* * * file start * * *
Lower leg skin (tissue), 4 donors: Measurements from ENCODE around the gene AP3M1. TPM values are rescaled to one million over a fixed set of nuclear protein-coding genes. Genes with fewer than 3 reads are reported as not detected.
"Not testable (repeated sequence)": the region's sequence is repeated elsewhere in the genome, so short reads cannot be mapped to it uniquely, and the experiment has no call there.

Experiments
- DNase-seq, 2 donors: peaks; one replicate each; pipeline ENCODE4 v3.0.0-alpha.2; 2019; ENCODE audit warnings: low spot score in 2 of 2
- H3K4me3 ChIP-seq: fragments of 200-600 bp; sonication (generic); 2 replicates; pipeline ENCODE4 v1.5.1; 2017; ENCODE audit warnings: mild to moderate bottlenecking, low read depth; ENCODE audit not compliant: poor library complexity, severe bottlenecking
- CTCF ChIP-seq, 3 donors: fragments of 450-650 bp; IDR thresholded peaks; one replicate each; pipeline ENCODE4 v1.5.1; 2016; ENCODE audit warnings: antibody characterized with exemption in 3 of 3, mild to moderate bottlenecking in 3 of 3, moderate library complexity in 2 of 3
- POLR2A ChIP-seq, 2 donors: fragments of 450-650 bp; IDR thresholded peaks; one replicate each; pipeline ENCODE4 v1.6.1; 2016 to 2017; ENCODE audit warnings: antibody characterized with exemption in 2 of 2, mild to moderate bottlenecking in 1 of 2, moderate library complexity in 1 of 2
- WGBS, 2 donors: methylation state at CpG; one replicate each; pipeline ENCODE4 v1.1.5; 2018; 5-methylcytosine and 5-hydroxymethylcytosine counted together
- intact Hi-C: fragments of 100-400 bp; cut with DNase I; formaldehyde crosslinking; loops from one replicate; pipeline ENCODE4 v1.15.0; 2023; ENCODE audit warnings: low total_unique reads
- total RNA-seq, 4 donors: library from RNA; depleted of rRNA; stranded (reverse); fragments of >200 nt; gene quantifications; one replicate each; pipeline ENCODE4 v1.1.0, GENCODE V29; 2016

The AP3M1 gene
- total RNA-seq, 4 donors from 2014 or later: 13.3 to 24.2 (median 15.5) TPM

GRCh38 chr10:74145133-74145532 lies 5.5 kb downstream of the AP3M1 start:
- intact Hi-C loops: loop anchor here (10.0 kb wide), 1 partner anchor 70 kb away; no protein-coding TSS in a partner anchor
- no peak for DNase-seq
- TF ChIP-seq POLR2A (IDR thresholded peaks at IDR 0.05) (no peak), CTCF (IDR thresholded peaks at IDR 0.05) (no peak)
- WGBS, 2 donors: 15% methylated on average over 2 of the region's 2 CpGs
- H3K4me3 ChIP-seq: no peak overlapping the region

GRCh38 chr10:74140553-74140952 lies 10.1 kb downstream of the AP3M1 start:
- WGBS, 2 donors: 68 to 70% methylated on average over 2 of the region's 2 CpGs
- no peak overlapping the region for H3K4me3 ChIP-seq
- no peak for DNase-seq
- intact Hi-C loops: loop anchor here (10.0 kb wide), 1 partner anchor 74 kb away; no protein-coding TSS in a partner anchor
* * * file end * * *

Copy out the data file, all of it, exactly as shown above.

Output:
Lower leg skin (tissue), 4 donors: Measurements from ENCODE around the gene AP3M1. TPM values are rescaled to one million over a fixed set of nuclear protein-coding genes. Genes with fewer than 3 reads are reported as not detected.
"Not testable (repeated sequence)": the region's sequence is repeated elsewhere in the genome, so short reads cannot be mapped to it uniquely, and the experiment has no call there.

Experiments
- DNase-seq, 2 donors: peaks; one replicate each; pipeline ENCODE4 v3.0.0-alpha.2; 2019; ENCODE audit warnings: low spot score in 2 of 2
- H3K4me3 ChIP-seq: fragments of 200-600 bp; sonication (generic); 2 replicates; pipeline ENCODE4 v1.5.1; 2017; ENCODE audit warnings: mild to moderate bottlenecking, low read depth; ENCODE audit not compliant: poor library complexity, severe bottlenecking
- CTCF ChIP-seq, 3 donors: fragments of 450-650 bp; IDR thresholded peaks; one replicate each; pipeline ENCODE4 v1.5.1; 2016; ENCODE audit warnings: antibody characterized with exemption in 3 of 3, mild to moderate bottlenecking in 3 of 3, moderate library complexity in 2 of 3
- POLR2A ChIP-seq, 2 donors: fragments of 450-650 bp; IDR thresholded peaks; one replicate each; pipeline ENCODE4 v1.6.1; 2016 to 2017; ENCODE audit warnings: antibody characterized with exemption in 2 of 2, mild to moderate bottlenecking in 1 of 2, moderate library complexity in 1 of 2
- WGBS, 2 donors: methylation state at CpG; one replicate each; pipeline ENCODE4 v1.1.5; 2018; 5-methylcytosine and 5-hydroxymethylcytosine counted together
- intact Hi-C: fragments of 100-400 bp; cut with DNase I; formaldehyde crosslinking; loops from one replicate; pipeline ENCODE4 v1.15.0; 2023; ENCODE audit warnings: low total_unique reads
- total RNA-seq, 4 donors: library from RNA; depleted of rRNA; stranded (reverse); fragments of >200 nt; gene quantifications; one replicate each; pipeline ENCODE4 v1.1.0, GENCODE V29; 2016

The AP3M1 gene
- total RNA-seq, 4 donors from 2014 or later: 13.3 to 24.2 (median 15.5) TPM

GRCh38 chr10:74145133-74145532 lies 5.5 kb downstream of the AP3M1 start:
- intact Hi-C loops: loop anchor here (10.0 kb wide), 1 partner anchor 70 kb away; no protein-coding TSS in a partner anchor
- no peak for DNase-seq
- TF ChIP-seq POLR2A (IDR thresholded peaks at IDR 0.05) (no peak), CTCF (IDR thresholded peaks at IDR 0.05) (no peak)
- WGBS, 2 donors: 15% methylated on average over 2 of the region's 2 CpGs
- H3K4me3 ChIP-seq: no peak overlapping the region

GRCh38 chr10:74140553-74140952 lies 10.1 kb downstream of the AP3M1 start:
- WGBS, 2 donors: 68 to 70% methylated on average over 2 of the region's 2 CpGs
- no peak overlapping the region for H3K4me3 ChIP-seq
- no peak for DNase-seq
- intact Hi-C loops: loop anchor here (10.0 kb wide), 1 partner anchor 74 kb away; no protein-coding TSS in a partner anchor